The winner: Homemade.

The priceless factors:

  • I can use whatever milk I like, including organic. (I have been buying a delicious organic milk from Farmers Creamery in Iowa. It isn’t local, but boy is it good. I would love to find as good a milk from a local source.)
  • No yogurt tubs to discard — they are not recyclable in Denver.
  • I like the mellow flavor of the homemade yogurt.
  • No preservatives or unexpected ingredients.

A couple of caveats:

  • It took me a few tries to get it right. I threw out a few batches first. (Try a half batch to minimize waste … or if you like the liquid “yogurt,” throw it into a smoothie, I suppose.)
  • The big pot of hot water is bulky, but I try to use it when I’m not doing anything else in the kitchen.

The verdict:
Sticking with it.

Grade: A

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8 thoughts on “Dealbusters: Homemade yogurt

  1. patti says:

    Cool! I just bought a quart Stoneyfield organic yogurt for $3. I love this brand, but have been wishing it was packed in glass. I will try a batch of my own today, using our local milk which is packed in glass!

  2. mosaik says:

    If you have a thermos that isn’t being used, leave the yoghurt in that overnight. You can always pour off some of the yoghurt into other containers the next day and if you like to take yoghurt with you to lunch, it’s already in a container and ready to go!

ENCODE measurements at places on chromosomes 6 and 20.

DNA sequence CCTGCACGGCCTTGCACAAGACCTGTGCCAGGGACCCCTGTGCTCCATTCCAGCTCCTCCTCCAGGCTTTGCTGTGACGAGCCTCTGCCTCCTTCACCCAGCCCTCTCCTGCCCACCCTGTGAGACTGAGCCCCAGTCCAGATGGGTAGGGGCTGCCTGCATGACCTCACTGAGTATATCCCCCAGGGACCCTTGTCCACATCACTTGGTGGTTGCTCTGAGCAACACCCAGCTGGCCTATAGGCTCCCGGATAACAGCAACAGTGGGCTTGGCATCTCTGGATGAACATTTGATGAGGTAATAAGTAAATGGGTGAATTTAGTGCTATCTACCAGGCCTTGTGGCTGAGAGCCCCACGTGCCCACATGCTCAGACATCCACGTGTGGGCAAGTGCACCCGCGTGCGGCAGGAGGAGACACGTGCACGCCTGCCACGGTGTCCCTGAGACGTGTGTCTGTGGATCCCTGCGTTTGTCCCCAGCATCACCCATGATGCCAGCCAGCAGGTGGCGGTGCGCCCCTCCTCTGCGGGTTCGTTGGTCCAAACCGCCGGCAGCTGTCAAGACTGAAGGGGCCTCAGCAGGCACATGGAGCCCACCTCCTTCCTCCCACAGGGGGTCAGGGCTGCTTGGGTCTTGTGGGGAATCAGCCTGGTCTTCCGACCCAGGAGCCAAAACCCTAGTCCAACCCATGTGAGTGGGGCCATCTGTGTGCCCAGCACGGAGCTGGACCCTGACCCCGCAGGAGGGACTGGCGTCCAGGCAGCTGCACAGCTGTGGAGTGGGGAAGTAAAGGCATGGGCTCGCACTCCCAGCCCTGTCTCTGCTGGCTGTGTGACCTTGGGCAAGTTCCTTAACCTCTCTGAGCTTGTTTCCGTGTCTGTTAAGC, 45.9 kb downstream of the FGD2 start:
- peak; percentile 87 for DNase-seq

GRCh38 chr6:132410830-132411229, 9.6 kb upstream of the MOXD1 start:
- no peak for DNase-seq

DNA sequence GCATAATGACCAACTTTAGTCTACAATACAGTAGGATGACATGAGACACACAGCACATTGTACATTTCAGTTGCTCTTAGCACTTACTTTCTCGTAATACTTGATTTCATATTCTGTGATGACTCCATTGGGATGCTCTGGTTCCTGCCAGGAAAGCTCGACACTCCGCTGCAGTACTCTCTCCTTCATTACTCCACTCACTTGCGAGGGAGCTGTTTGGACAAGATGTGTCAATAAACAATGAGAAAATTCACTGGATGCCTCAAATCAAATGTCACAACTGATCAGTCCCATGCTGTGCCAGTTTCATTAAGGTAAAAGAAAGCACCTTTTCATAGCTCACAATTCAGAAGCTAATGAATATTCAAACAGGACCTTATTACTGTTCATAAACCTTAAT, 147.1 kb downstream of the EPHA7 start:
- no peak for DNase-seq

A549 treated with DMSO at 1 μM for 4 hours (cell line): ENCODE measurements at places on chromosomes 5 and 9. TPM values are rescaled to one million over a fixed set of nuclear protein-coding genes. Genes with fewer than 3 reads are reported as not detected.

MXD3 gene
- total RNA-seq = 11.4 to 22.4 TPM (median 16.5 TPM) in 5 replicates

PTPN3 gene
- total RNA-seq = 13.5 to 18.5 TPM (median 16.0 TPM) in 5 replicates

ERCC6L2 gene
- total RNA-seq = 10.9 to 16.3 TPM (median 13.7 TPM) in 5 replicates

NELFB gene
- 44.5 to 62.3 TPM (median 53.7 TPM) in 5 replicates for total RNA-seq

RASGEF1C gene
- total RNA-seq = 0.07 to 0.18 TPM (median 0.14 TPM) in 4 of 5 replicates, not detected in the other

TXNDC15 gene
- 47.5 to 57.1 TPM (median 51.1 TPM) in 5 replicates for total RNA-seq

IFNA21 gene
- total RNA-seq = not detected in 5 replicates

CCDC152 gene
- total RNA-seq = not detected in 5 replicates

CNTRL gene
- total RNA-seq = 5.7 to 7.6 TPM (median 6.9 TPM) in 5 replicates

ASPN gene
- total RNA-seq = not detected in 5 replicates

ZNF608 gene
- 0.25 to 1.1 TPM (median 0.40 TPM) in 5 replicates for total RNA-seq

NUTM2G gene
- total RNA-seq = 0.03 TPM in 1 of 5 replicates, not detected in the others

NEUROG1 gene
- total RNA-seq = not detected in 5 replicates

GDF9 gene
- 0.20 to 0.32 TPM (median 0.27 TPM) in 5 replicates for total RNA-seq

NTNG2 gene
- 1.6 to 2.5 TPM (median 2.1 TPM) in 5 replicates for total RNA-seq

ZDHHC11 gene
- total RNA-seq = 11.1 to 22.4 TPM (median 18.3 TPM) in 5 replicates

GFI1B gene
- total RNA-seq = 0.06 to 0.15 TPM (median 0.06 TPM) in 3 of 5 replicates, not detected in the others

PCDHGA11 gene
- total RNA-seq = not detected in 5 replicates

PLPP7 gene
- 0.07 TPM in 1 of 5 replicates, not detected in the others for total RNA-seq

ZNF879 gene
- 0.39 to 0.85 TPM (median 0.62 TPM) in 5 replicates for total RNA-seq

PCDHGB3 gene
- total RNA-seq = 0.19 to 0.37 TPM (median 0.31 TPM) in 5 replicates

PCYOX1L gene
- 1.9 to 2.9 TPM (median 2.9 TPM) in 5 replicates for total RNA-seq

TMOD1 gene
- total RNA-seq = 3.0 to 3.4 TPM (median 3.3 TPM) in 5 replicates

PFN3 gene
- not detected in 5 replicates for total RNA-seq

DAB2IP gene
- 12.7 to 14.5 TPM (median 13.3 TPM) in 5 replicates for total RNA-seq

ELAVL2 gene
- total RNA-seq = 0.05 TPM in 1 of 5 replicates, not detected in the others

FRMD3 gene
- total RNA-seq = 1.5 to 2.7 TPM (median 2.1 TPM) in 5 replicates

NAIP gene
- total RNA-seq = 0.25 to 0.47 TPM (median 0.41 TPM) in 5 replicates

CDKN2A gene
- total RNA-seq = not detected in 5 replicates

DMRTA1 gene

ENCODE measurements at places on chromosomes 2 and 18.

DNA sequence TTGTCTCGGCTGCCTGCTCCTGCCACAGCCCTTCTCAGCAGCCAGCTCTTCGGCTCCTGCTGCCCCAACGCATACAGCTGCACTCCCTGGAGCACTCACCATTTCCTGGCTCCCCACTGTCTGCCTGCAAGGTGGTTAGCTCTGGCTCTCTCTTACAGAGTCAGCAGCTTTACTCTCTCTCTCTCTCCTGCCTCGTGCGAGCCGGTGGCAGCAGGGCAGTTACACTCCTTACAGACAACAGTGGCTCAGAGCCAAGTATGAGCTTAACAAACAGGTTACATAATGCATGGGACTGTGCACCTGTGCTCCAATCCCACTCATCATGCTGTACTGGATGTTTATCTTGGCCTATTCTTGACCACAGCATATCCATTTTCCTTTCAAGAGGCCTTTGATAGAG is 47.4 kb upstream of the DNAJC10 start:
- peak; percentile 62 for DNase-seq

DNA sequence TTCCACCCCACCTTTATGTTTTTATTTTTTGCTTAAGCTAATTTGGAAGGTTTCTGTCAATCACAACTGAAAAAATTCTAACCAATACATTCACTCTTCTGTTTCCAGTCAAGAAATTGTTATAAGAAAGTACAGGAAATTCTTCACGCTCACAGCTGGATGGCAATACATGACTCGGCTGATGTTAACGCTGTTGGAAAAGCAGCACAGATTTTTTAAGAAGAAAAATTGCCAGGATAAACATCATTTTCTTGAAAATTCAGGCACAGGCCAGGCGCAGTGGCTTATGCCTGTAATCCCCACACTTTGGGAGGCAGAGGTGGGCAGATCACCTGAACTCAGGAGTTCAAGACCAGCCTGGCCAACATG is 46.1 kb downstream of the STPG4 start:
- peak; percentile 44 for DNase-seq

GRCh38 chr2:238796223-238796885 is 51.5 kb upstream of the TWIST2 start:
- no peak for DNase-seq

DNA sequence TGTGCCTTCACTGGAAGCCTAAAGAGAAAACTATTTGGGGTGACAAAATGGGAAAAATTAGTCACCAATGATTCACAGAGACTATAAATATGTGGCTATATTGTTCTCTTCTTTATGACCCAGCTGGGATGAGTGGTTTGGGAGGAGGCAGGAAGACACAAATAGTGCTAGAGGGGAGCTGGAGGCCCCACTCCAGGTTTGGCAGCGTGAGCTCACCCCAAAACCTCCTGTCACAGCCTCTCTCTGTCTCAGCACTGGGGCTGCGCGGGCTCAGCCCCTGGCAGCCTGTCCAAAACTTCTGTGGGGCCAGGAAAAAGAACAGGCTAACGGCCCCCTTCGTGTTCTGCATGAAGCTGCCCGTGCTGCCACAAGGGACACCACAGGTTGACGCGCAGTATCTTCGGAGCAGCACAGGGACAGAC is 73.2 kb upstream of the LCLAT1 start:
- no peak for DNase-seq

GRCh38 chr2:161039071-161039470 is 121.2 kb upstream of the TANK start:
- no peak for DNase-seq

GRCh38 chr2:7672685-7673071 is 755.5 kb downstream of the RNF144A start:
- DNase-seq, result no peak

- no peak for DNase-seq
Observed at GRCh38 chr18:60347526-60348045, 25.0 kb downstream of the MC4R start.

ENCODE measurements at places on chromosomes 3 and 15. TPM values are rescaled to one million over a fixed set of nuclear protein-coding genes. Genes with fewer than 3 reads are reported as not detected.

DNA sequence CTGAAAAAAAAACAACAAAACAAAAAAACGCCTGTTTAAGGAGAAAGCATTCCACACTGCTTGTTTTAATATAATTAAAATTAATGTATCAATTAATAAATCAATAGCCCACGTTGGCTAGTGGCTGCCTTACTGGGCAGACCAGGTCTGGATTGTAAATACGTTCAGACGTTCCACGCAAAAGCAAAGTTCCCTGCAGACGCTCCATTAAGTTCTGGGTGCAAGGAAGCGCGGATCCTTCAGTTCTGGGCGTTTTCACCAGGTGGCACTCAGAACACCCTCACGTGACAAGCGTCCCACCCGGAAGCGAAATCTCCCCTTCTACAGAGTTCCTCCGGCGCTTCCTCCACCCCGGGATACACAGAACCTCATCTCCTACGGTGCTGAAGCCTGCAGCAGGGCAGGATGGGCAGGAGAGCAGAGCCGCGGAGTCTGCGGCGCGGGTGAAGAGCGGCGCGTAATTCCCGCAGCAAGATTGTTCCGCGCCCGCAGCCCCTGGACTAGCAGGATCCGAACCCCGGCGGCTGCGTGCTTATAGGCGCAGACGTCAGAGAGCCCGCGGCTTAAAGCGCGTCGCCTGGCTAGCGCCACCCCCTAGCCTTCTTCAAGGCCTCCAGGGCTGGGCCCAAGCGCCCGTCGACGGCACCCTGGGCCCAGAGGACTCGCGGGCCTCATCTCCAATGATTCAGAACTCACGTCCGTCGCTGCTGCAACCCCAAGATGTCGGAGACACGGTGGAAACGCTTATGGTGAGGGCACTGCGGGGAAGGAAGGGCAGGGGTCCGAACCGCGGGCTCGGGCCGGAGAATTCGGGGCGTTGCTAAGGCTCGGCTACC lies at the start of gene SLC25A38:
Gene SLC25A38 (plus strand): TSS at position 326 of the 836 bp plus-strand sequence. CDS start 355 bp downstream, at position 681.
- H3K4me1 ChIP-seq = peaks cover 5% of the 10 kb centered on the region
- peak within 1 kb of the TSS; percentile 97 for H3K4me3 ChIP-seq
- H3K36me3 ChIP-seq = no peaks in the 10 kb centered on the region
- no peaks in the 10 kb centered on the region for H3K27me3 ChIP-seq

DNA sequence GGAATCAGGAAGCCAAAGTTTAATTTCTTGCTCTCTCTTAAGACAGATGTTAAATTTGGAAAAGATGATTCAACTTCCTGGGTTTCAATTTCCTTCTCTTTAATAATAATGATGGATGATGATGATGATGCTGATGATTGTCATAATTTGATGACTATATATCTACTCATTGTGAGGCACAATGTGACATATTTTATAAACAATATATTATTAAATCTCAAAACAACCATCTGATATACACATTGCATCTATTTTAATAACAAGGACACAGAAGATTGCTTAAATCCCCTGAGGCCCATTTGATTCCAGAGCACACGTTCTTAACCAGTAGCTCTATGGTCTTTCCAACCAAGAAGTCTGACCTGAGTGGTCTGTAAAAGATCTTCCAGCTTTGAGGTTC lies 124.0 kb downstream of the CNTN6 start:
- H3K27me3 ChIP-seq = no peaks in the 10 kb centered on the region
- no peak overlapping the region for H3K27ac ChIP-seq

3. cheaplikeme says:

    I think I hadn’t tried the thermos trick because ours is buried in a cupboard — and I read someplace that the longer it sits, the sourer it is. But I just tasted my last batch, which sat out all night (oops), and it’s not sour at all.

  4. cheaplikeme says:

    Well, I’m no scientist, but YES. It’s the “active cultures” that make the milk ferment. I found a couple of comments online.

    Those familiar with the benefits of probiotic often consume yogurt, a long-recognized source of friendly bacteria. Unfortunately, commercial yogurt often lack the probiotic. Even the commercial yogurt fortified with Lactobacillus acidophilus and sitting on the shelf for several days does not have viable probiotics as they tend to produce bacteria-killing acids. For this reason, fresh, homemade yogurt can be a reliable source of probiotic(s). However, it often fails to provide sufficient amounts for its intended purpose.

    http://www.uaslabs.com/sections/about/probiotics.php

    And then this page has a detailed refutation of the arguments of probiotic manufacturers (like the one quoted above) with source references: http://www.healingcrow.com/ferfun/conspiracy/conspiracy.html

  5. Amber says:

    I use a cooler to let the yogurt sit undisturbed- it keeps the water temp fairly well even, but I have not yet tried it in the winter. I think I’ll try using a pot on the stove next time. I wonder if I do that while I’m baking something if the residual heat will keep it warm?

    Also, I use whole milk and that allows me to leave out the powdered milk… and in my research, seems the healthier alternative. It sets up much better than any other percentage, and there is nearly no liquid with the finished product, making a thicker yogurt.

    Good for you for trying it in the first place! Keep it up!